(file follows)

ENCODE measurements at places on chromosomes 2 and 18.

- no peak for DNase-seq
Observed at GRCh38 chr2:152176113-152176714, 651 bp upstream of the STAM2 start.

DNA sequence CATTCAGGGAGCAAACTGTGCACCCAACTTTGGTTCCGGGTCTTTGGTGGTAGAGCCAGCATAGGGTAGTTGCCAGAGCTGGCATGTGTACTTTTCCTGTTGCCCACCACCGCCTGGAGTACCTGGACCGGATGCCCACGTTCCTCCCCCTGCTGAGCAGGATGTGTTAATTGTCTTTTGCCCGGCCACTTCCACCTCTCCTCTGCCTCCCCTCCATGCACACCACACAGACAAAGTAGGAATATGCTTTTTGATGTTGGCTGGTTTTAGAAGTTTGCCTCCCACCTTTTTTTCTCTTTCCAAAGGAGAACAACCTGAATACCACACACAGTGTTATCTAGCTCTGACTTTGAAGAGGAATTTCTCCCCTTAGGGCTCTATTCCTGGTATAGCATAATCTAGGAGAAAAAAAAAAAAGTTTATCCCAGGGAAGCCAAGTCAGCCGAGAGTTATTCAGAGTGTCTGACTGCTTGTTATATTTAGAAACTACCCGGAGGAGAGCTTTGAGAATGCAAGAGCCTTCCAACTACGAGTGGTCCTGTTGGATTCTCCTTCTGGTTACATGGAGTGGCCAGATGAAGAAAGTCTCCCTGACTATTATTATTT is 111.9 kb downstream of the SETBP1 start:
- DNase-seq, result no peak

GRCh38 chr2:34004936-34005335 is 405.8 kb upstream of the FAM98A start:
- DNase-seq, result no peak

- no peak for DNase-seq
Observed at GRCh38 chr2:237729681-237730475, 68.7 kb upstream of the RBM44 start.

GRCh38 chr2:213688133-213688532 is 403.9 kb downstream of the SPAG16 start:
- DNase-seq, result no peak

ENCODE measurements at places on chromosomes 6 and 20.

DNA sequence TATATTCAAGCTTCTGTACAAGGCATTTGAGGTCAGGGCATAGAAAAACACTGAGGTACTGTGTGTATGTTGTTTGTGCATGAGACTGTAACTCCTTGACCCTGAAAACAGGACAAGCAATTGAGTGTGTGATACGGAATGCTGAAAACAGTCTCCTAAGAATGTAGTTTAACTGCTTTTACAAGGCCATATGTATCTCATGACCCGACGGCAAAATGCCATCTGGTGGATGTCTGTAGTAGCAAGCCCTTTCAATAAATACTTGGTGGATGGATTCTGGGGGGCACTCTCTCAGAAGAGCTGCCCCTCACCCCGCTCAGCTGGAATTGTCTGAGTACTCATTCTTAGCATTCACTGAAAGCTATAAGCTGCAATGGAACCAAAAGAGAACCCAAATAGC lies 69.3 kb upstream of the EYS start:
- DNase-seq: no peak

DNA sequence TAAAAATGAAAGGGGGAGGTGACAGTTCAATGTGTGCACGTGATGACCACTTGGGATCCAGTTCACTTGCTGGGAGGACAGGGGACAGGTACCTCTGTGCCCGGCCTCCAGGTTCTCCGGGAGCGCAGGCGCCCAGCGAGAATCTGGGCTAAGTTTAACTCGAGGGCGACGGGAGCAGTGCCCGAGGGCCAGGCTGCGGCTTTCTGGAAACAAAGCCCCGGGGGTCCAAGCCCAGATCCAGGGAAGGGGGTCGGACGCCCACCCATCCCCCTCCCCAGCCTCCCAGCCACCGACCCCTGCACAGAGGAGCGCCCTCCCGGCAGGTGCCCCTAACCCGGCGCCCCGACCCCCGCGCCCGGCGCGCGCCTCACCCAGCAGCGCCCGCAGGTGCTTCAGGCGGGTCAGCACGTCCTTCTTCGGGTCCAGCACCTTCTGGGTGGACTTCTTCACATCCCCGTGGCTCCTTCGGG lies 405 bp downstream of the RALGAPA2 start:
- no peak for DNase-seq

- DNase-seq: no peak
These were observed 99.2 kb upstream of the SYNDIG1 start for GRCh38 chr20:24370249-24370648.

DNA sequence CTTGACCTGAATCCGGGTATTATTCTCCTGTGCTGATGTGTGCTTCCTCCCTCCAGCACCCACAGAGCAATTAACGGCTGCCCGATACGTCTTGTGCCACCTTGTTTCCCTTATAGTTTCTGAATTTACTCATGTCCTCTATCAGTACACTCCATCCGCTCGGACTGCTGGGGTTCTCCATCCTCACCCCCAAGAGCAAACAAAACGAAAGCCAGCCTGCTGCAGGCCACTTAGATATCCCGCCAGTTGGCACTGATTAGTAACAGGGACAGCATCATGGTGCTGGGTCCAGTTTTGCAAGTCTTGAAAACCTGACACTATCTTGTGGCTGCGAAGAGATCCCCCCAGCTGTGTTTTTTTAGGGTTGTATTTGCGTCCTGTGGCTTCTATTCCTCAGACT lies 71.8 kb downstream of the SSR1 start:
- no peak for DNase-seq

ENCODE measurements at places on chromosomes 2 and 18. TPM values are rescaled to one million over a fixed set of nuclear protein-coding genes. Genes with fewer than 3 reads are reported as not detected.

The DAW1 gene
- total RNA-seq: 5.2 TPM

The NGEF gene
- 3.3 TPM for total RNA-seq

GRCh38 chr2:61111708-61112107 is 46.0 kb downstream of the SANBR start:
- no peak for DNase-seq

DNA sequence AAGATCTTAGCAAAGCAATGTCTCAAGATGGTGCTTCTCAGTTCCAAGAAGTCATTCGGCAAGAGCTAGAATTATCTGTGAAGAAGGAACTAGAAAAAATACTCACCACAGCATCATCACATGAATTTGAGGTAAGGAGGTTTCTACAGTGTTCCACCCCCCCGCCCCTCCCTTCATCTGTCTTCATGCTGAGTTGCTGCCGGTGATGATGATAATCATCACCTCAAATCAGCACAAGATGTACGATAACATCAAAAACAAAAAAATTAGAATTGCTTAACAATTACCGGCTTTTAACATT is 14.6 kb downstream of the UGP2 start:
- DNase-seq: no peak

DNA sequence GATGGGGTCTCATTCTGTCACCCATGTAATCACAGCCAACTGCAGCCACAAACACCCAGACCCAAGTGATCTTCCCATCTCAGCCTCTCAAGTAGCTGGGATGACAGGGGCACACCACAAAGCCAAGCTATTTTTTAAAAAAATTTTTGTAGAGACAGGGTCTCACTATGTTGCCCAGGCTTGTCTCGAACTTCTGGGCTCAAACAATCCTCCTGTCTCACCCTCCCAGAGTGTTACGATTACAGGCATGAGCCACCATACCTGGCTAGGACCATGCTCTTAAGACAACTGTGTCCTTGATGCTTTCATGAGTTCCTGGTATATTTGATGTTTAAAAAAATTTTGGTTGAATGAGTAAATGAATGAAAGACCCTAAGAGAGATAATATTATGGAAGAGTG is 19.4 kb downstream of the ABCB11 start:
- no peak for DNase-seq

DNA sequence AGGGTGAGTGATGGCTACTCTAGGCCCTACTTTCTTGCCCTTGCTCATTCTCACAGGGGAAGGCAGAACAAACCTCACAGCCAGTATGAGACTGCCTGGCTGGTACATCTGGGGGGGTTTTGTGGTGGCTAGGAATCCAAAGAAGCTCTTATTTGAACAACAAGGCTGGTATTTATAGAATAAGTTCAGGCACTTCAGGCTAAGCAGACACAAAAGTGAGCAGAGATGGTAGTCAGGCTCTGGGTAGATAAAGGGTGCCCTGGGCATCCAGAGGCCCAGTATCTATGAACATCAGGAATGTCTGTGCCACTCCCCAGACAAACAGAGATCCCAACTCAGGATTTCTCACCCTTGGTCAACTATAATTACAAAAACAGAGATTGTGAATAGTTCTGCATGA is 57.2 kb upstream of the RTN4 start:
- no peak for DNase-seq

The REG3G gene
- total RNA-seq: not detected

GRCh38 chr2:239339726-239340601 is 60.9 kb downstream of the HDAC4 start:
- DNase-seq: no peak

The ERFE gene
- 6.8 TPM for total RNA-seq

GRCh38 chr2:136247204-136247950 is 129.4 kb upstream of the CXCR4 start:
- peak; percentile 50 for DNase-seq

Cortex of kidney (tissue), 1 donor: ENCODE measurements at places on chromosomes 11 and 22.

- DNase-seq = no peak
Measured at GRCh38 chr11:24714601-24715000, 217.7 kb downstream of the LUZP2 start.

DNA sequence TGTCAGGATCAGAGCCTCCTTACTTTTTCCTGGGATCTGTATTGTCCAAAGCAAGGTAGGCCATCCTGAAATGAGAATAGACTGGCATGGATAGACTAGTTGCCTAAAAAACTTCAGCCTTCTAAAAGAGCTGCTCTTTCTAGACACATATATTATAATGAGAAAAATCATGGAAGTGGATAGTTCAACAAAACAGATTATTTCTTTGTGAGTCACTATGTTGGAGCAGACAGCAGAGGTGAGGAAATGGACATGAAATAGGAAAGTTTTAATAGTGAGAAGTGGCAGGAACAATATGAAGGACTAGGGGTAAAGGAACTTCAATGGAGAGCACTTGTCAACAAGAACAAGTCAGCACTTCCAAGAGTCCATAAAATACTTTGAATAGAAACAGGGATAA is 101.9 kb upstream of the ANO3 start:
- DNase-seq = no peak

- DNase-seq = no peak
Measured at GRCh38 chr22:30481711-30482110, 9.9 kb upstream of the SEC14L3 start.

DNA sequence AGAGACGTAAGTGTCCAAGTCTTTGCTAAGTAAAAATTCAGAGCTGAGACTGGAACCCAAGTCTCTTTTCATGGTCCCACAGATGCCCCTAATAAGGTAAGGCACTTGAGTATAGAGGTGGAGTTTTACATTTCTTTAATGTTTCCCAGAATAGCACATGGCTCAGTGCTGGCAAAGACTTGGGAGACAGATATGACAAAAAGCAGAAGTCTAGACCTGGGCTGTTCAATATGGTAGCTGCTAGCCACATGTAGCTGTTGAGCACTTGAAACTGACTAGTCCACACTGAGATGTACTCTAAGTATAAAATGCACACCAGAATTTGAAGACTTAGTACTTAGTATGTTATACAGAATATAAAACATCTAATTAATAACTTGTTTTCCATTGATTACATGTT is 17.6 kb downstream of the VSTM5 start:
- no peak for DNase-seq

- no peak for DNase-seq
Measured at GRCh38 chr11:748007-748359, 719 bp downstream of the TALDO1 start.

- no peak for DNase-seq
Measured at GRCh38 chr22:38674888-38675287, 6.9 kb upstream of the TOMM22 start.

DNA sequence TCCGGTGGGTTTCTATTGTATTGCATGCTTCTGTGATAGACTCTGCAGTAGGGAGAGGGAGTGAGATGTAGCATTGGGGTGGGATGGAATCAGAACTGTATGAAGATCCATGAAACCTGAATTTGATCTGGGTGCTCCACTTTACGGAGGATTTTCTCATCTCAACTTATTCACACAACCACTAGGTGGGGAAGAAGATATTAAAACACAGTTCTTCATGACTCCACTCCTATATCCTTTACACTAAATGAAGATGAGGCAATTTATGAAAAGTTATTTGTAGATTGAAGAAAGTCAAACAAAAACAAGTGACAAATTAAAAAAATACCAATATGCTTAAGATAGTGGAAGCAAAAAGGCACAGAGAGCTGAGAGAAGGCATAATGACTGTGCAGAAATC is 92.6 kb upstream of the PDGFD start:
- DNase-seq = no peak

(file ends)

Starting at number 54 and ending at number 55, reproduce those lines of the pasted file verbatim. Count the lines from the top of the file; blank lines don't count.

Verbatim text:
Measured at GRCh38 chr22:38674888-38675287, 6.9 kb upstream of the TOMM22 start.

DNA sequence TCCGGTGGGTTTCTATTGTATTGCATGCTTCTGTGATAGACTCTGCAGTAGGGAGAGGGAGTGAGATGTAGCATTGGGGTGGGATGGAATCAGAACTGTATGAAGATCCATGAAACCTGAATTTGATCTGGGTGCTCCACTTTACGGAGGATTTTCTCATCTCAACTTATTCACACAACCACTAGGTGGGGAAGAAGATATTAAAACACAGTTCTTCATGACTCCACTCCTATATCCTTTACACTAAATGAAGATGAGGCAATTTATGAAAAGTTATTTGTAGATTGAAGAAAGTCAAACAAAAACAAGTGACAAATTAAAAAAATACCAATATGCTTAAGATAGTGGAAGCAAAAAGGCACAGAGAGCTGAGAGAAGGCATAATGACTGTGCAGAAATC is 92.6 kb upstream of the PDGFD start: